Laurence Brahm speaks at a conference to discuss his work as a part of the Writing on China by Foreigners project at the Beijing Language and Culture University on Dec 4.
American writer Laurence Brahm believes fate brought him to China.
"I was born in a part of New York which is in the vicinity of Chinatown. It may have exerted an influence on me from the very beginning, and I guess my previous life may be related to China, so I have been looking forward to visiting China since childhood."
Brahm realized his dream when he arrived in China as a university exchange student in 1981, and then studied and worked for much of the past 37 years in the country.
Now, Brahm plans a book series called Searching for China as part of the Writing on China by Foreigners project, which invites foreigners to write about the country.
A conference to discuss Brahm's new book series was held recently at the Beijing Language and Culture University.
Brahm, also known by his Chinese name Long Anzhi, given to him by his classmates at Nankai University in 1981, has much to say about China.
He worked as a lawyer in the 1980s and saw that China wanted to attract foreign capital at that time in order to gain new technology and promote industrial development.
In the 1990s, he witnessed the reform of China's state-owned enterprises and provided many suggestions as an economic adviser.
After 2000, he turned attention to ecology, especially in the western part of China.
At the same time, he started to develop an increasing interest in the area and its culture.
"Americans who were born in the 1960s and 1970s were rebellious and showed strong interest in different cultures, especially that of the American West. But for me, the Chinese West had some similarities with the American West," says Brahm.
In keeping with his interest, Brahm has produced many films, documentaries and books on western China, such as Searching for Shangrila, Shambhala Sutra and Conversations with Sacred Mountains.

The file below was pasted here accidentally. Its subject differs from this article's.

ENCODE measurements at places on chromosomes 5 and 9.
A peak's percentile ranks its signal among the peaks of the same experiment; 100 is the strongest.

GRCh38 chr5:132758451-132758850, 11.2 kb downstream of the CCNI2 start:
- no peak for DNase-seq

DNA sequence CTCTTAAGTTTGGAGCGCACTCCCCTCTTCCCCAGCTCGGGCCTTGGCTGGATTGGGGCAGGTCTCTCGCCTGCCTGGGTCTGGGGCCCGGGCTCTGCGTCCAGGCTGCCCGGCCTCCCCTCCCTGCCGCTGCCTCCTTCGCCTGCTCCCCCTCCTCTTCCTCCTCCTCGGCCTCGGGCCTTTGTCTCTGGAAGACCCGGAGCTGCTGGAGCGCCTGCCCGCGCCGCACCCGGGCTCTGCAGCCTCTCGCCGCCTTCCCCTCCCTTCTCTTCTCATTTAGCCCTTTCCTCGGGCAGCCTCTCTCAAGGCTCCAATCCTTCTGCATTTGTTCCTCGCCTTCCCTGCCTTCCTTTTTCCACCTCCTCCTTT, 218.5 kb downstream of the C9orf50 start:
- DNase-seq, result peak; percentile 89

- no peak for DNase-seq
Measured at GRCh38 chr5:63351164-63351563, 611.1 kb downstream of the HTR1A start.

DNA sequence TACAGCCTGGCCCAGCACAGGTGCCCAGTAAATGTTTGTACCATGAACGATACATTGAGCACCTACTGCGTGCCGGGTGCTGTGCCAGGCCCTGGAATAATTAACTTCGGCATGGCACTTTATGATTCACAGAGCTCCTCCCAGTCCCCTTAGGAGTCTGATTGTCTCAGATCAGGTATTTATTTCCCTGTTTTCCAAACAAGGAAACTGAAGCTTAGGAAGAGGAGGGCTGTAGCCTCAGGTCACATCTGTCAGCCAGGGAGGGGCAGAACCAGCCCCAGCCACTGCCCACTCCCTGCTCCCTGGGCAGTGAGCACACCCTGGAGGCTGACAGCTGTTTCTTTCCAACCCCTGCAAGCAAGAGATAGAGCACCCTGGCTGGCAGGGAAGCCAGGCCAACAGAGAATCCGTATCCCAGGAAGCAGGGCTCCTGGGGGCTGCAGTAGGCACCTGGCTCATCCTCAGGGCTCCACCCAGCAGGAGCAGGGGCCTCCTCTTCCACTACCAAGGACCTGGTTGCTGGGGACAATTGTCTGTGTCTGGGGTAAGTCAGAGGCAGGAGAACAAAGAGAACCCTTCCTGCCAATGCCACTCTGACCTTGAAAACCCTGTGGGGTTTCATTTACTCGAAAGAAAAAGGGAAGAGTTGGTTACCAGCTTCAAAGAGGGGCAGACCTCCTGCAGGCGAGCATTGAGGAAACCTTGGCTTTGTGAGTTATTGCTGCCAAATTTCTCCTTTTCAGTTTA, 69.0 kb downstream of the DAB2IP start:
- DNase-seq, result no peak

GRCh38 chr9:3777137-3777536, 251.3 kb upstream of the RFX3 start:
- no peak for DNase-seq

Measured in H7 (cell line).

For him, the culture of Chinese ethnic groups in western China resembles Indian culture in the American West in many aspects, like their values and friendliness to the nature.
Brahm is also interested in other elements of Chinese culture and believes it contains a special logic to understand the universe.
He also says that many things in traditional Chinese culture are interrelated, adding that in order to learn traditional Chinese medicine, you need to know something about nutrition, and acupuncture points.
"And in order to learn them, you also need to know something about Chinese tea.
"To know about tea, you had better gain an understanding of guqin, a plucked music instrument that the ancient Chinese literati typically played or enjoyed when drinking a cup of tea.
"I'm trying to learn many things. And the more I learn, the more I find out how ignorant I am," says Brahm.
According to Xu Baofeng, a professor at the Beijing Language and Culture University, and who is also the director of the China Culture Translation and Studies Supporting Network, which is the platform to implement the project, it invited Brahm to be a part of the project as he had spent a long time in China and was a witness to China's development over the years.
Speaking about the project, Xu says: "Nowadays, many foreigners have stereotypical and superficial impression about China, which is typically linked to Chinese food and kung fu. So we hope to show them a more in-depth side of China.
"Also, foreign experts' works are better received by their countrymen. And we hope to promote cultural exchanges and understanding through this project."
So far, 176 works on Chinese philosophy, politics, economic thought, culture and art have been selected from two phases of the project, covering 26 languages, with the third phase calling for more works.
Writers whose works have been chosen receive a subsidy and help with publishing them.
For instance, Indian sinologist B. R. Deepak's My Tryst with China has been published in Hindi, Chinese and English.
Commenting on the project, Brahm says: "It's a very good idea as it not only shows the positive side of the country but what we (the authors) have really seen in China."